HIV-infection and opioid injection drug abuse are co-morbid diseases, with opioid use involved in both the spread and pathogenesis of the virus, and may worsen neurocognitive impairments experienced by these patients. Although combined antiretroviral therapy is increasing the life-span of infected individuals, these treatments have not been successful in reducing HIV-1 associated neurocognitive disorders (HAND), which predominates in areas of the basal ganglia, such as the striatum, as well as the hippocampus and areas of the frontal cortex. Thus, better therapies to alleviate central nervous system (CNS) consequences of HIV-1 infection are needed. Our laboratory is interested in identifying convergent mechanisms between HIV-1 proteins and morphine, the active metabolite of heroin in the CNS, that contribute to the pathology of HIV-1 infection. The CC chemokine receptor 5 (CCR5) may be one such link between drug abuse and disease. Not only is it involved in viral infection of host cells, but in the CNS, seems to act as an inflammatory mediator of HIV-1 Tat signaling. This receptor also has intimate interactions with the opioid system, being regulated by both opioid receptors and opioid drugs, and as such is a good target for the study of opioid-HIV-1 interactions. Preliminary experiments suggest that pharmacological inhibition of CCR5, by maraviroc, is neuroprotective against collective Tat and morphine toxicity. Maraviroc is also sufficient to reduce glial NF-?B p65 activation and chemokine release, confirming that CCR5 is a critical mediator of glial inflammatory signaling. With the evidence that has been obtained, it i hypothesized that interference with CCR5 will alleviate HIV-1 Tat and morphine induced neuronal injury and motor impairments. The proposed studies will be accomplished using genetic manipulation of CCR5, instead of pharmacological tools. A chimera mouse is being developed through breeding of Tat-transgenic mice with CCR5 null mice to examine the effects of chronic doses of viral proteins and opioids on glial and neuronal function. This will be performed by completing the following two specific aims: 1) Assess the effects of CCR5 ablation on glial inflammation and neuronal injury in vivo in inducible Tat-transgenic mice treated with morphine, and 2) Examine motor deficits in inducible Tat-transgenic mice administered morphine and determine if CCR5 deletion can abate these changes. This will be performed using immunohistochemistry, Golgi-Kopsch impregnation, microscopy, and behavioral assessments of rotarod performance, grip strength, and gait analysis to determine if CCR5 is a good therapeutic candidate to alleviate the consequences of opioid drug abuse and HIV-1 interactions.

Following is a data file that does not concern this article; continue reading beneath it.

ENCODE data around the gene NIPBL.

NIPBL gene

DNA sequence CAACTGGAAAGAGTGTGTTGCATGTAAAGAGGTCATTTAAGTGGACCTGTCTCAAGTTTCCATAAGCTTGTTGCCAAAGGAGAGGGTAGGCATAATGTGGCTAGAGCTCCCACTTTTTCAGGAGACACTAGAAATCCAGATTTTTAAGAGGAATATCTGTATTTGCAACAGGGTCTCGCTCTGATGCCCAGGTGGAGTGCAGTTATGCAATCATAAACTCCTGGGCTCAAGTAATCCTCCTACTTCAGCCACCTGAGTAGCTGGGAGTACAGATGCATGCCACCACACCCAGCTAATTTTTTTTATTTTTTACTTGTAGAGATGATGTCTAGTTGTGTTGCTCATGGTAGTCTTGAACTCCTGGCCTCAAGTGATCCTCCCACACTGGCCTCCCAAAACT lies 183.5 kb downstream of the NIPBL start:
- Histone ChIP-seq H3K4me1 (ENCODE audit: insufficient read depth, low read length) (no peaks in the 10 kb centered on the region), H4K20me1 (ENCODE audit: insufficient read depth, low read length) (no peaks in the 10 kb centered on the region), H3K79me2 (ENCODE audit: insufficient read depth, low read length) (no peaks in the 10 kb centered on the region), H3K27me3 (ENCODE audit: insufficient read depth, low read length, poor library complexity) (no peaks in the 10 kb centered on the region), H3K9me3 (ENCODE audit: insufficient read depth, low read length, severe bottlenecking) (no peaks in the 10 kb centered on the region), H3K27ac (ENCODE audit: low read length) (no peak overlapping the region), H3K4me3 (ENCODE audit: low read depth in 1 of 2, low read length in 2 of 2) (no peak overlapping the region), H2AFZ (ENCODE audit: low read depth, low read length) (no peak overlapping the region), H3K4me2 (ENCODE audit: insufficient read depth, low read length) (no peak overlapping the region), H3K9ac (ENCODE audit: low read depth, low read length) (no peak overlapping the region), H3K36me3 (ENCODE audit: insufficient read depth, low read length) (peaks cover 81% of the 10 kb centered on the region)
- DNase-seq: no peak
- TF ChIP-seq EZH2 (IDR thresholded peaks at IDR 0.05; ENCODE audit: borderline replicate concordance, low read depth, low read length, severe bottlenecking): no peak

Public Health Relevance

Needle sharing in injection drug abusers, such as heroin users, leads to the spread of diseases including HIV- 1. In addition to leading to the spread of this disease, heroin actually makes the disease worse;heroin abusers have more inflammation in the brain and more neurological problems. The purpose of this project is to study a specific protein, CCR5, that may be involved in the interactions between HIV-1 and drug abuse and that may contribute to enhanced deficits in these individual.

National Institute of Health (NIH)
National Institute on Drug Abuse (NIDA)
Predoctoral Individual National Research Service Award (F31)
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Special Emphasis Panel (ZRG1-AARR-J (22))
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Babecki, Beth
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Virginia Commonwealth University
Schools of Medicine
United States
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